Jan 24, 2016

Roslyn Adventures: Metaprogramming with StackExchange.Precompilation

In this article we’ll wrap the StringBuilderInterpolationOptimizer from my previous article into an StackExchange.Precompiltion module, and use it to optimize an existing C# project.

First things first, we start off with an empty console project, to which we add some sample StringBuilder.Append calls, passing interpolated strings as parameters:


Now, let's add the StackExchange.Precompilation.Build package to our demo project, and make sure it still builds. This package replaces csc.exe with a custom and hookable compiler, which is basically a wrapper around the roslyn API. Unfortunately, roslyn doesn't expose any hooks for adding custom processing from the command line (yet). Luckily the API let's you do all kinds of crazy stuff, it even comes with a parser for the csc.exe command line arguments...

After this package is successfully installed, you should see the precompiler executable being called instead of csc.exe in the build output window:


Next, we need to build the compilation module that can be loaded into the compilation. So we create an empty class library, and install the StackExchange.Precompilation.Metaprogramming package (contains all the required base types).

After we’ve pulled in the SyntaxTree rewriter from the last article, we can implement the hook. The interface we need to implement is ICompileModule. We want to implement the BeforeCompilation method, which allows us to inspect and modify our compilation before any IL is emitted. Inside this method we have full access to all syntax trees in the compilation and their semantic model. Note that CSharpCompilation is immutable, so we have to replace the one in the compilation context with the modified one:


All that’s left to do now is to wire up our shiny new compile module, so it's picked up as by the compiler. This is done in the app.config (or web.config for ASP.NET project) file of the console application:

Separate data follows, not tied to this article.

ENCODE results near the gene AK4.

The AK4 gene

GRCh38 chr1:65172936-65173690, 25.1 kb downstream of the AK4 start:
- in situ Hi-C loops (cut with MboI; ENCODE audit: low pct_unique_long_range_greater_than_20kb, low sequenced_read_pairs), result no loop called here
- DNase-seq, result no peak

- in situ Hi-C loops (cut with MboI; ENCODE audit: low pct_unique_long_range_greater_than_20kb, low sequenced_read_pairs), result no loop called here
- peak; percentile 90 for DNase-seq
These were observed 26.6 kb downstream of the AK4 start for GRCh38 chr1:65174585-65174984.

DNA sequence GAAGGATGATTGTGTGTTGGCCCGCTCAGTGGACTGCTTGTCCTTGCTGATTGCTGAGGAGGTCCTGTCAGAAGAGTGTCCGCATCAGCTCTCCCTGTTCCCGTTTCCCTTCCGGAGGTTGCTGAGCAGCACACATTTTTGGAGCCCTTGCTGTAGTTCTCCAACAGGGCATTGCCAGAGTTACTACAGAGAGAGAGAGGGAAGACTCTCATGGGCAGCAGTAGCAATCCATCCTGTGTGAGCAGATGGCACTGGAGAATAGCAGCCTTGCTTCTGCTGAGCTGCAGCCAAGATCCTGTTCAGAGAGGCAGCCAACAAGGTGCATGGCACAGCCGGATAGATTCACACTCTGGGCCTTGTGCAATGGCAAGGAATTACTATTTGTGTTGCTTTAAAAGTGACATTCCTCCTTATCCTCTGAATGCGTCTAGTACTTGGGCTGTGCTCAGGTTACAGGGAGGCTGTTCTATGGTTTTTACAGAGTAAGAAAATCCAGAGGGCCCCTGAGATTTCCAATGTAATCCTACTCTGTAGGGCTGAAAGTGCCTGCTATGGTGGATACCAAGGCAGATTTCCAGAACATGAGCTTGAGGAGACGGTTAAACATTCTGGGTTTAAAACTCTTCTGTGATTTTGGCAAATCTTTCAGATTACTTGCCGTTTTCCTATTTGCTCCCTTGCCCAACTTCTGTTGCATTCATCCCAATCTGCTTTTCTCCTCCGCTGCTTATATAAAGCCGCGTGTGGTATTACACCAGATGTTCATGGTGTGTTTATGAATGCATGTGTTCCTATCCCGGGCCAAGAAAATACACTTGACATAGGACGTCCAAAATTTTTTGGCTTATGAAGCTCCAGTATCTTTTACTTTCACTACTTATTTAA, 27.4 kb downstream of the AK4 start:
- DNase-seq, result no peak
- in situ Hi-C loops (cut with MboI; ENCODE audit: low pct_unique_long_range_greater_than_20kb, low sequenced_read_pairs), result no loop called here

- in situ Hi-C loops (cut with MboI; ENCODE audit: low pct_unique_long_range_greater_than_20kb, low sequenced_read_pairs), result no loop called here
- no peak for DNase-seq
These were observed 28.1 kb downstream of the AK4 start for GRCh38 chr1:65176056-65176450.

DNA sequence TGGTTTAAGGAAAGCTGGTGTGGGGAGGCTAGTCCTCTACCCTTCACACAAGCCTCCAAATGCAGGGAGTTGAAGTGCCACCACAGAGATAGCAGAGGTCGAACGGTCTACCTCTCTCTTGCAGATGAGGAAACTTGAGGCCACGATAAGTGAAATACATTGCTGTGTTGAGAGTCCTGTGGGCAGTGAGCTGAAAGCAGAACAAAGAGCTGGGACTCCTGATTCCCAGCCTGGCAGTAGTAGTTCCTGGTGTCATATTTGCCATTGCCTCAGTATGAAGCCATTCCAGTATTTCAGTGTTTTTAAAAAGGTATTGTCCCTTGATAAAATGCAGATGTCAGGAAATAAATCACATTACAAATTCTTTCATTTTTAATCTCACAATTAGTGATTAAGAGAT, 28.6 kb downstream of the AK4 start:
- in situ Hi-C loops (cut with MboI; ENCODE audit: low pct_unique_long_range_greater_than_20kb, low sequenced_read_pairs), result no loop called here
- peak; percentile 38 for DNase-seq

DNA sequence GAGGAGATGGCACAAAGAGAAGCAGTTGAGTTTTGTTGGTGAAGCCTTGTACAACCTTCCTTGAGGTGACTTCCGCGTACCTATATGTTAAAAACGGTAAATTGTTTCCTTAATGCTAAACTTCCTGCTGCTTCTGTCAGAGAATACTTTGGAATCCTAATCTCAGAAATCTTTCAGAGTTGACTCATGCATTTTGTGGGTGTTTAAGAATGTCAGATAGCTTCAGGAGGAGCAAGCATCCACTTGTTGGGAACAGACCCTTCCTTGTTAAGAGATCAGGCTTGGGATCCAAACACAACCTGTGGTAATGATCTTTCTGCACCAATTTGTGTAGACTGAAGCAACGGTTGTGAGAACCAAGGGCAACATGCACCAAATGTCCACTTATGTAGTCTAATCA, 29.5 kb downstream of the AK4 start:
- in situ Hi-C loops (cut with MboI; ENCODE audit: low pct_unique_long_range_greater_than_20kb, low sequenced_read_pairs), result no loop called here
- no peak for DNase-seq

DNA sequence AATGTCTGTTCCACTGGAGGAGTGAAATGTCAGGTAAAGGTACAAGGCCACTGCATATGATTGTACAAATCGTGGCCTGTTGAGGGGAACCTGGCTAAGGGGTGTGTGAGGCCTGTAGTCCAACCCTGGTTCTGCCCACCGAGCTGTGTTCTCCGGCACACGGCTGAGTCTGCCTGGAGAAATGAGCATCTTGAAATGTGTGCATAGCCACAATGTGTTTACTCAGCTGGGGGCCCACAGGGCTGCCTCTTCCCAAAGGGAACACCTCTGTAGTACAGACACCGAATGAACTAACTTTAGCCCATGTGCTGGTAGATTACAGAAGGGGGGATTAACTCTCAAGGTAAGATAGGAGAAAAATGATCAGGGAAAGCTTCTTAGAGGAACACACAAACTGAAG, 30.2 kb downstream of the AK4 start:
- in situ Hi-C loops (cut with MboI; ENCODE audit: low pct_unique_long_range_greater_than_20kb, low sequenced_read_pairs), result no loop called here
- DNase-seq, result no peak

The modified build script forwards the project’s config file to the compiler (this is especially useful when it needs to actually precompile razor views, but this is out of scope of this post). Also, be sure to add the precompilation module as a project reference to the console application.

After everything is set up correctly, a quick build and decompilation can verify that the emitted assembly contains optimized string builder calls:


The sources for this demo, along with commits reflecting the described steps, can be found on GitHub.

P.S. a useful trick for debugging your compilation module is to add a Debugger.Launch() call to attach your current VS instance to the currently executing compilation.

Oct 19, 2015

Roslyn Adventures: Optimizing StringBuilder string interpolation

C# string interpolation is awesome. But we can make it even more awesome by making it less wasteful. Consider this line of code:
Currently Roslyn emits the following IL for this call:
You see what it does there? Let's translate that back to C#, to make it more obvious:
It allocates another string and possibly even another StringBuilder. The thing is, you wouldn't be using a StringBuilder if you weren't concerned about allocations. My initial idea of how to solve this was FormattableString. So basically something like this: